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Sediment Dispersal Pathways and Processes from a Marine Rift Margin Basin: Miocene Suez Rift, Egypt

Strachan, Lorna J.*1; Rarity, Frank 2; Gawthorpe, Robert L.3; Wilson, Paul 2; Sharp, Ian 4
(1) Geology, School of Enviornment, University of Auckland, Auckland, New Zealand.
(2) School of Earth, Environment & Atmospheric Sciences, University of Manchester, Manchester, United Kingdom.
(3) Department of Earth Science, University of Bergen, Bergen, Norway.
(4) Statoil Research Centre, Statoil, Bergen, Norway.

Evolution of an extension-induced landscape exerts a primary control on sedimentary processes and deposits by: (1) driving sedimentation; (2) controlling fluid- and gravity-flow pathways; and, (3) creating sites of deposition. Detailed reconstructions of flow processes and pathways within marine rift basins are rare, though of importance, given and that many hydrocarbons are found in syn-rift strata. Instead regional studies using low-resolution outcrop and seismic data reveal deep-marine intervals dominated by hemipelagic settling and infrequent gravity flows.

Using exceptional syn-rift exposures in the northern part of the El Qaa Fault Block located on the eastern Suez Rift margin, we have undertaken a high-resolution lithofacies study to help us understand the marine sedimentary response to rifting. More than 2 km of the Rudeis Formation has been logged (12 logs at 0.01 m scale) and a lithofacies scheme developed that includes calcarenites, pebbly sandstones, mudstones and several types of conglomerate. The Rudeis Formation is divided into two coarsening-up stratigraphic units, which themselves display parasequence and bed-scale upwards-coarsening. Texturally immature, coarse-grained (0.02 m average grainsize) deposits were sourced from pre-rift strata along the adjacent rift shoulder. Gravity flows dominate sedimentation in the form of turbidity currents, debris flows (non-cohesive and cohesive), and slumping. Bed shapes imply confined and unconfined flows, and extensive reworking of channelized sediment to form within-channel bar deposits.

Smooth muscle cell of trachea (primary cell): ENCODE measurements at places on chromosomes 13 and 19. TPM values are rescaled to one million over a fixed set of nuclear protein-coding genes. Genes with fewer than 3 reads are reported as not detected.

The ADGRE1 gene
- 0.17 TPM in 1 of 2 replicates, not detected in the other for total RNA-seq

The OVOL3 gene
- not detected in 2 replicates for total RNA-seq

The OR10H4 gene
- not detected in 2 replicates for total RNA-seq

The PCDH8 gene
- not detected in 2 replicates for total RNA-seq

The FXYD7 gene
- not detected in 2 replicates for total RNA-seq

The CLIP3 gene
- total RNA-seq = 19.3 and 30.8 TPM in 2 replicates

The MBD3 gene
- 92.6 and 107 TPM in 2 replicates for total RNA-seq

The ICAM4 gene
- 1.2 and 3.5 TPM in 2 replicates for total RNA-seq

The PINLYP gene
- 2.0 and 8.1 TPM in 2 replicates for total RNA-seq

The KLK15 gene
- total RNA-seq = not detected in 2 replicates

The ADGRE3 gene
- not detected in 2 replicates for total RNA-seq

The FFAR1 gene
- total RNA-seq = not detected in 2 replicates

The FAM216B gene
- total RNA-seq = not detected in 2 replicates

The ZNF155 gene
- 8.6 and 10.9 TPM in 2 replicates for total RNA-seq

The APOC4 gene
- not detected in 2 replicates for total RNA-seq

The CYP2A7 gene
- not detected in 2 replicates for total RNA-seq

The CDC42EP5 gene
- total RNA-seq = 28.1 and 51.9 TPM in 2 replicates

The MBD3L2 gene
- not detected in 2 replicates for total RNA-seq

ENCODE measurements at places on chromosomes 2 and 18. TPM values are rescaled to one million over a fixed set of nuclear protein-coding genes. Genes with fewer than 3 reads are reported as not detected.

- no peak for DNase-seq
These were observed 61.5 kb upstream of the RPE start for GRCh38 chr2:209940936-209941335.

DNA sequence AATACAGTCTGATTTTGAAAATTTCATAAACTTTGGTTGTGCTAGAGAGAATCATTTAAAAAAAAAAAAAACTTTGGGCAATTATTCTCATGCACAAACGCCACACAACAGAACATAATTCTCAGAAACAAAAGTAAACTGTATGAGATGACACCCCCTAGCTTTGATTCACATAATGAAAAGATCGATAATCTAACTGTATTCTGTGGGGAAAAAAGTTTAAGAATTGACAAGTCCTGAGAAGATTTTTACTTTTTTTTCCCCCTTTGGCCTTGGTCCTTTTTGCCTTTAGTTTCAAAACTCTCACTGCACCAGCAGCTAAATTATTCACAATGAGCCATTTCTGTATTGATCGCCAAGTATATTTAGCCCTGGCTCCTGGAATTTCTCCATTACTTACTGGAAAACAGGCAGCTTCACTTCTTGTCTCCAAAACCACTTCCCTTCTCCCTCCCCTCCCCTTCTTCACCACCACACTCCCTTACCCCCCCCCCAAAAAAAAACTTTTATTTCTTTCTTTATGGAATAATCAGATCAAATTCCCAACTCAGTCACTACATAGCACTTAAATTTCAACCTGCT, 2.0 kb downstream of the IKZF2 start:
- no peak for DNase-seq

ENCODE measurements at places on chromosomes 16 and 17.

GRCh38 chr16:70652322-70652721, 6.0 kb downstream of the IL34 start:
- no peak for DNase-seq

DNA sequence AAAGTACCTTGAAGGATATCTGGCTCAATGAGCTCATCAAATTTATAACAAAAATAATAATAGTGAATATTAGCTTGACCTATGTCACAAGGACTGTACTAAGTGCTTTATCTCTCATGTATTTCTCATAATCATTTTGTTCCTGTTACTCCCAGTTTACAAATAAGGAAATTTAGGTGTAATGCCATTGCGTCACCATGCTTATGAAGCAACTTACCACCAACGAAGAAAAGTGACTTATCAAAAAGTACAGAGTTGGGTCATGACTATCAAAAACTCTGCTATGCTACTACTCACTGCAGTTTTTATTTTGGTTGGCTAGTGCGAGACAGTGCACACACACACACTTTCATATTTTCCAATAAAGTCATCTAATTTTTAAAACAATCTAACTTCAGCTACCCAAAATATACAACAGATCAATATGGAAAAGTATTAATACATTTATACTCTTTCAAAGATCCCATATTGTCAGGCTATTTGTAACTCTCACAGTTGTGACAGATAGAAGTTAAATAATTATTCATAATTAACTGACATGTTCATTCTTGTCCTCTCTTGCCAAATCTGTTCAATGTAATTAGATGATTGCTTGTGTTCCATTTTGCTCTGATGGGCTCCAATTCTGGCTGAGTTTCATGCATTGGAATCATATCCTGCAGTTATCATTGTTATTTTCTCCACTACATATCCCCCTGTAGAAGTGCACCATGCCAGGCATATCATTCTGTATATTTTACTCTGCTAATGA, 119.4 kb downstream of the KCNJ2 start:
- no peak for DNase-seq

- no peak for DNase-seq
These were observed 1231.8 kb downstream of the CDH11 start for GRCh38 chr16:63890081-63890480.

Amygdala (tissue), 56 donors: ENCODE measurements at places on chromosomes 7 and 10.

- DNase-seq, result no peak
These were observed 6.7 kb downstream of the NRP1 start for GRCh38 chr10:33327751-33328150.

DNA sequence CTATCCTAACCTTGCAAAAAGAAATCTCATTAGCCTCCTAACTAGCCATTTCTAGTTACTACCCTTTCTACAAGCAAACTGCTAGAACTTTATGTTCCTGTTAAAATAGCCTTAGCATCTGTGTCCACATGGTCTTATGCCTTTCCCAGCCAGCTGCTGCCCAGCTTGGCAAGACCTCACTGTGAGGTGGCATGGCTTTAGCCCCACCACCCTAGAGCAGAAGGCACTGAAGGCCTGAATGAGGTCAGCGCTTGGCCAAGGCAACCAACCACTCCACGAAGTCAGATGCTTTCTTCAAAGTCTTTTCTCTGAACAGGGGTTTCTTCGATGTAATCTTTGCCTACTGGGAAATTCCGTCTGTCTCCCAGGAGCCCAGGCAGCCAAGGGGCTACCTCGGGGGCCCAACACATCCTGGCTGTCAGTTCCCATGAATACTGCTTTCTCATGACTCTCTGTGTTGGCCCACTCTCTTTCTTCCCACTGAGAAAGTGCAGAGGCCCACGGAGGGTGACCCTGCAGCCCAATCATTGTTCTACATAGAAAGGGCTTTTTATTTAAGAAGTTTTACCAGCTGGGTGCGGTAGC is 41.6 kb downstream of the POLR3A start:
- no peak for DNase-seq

Submarine drainages were dominated by multi-sourced, gravity flows that interacted with complex steep faulted terrain, and were modified by ongoing deformation. They formed coalescing deposits of channelized flows that frequently avulsed and were deflected. Proximity to the rift margin and pre-rift sedimentary units, coupled with frequent earthquakes and flood events promoted coarse-grained deposition. The upward-coarsening motifs suggest that rift-related faulting enhanced the delivery of sediment to the basin over time, by steepening slopes and exposing soft pre-rift lithologies. These results provide some of the best examples of the spatial and temporal complexities of marine sediment dispersal pathways and processes from a rift margin basin.


AAPG Search and Discovery Article #90142 © 2012 AAPG Annual Convention and Exhibition, April 22-25, 2012, Long Beach, California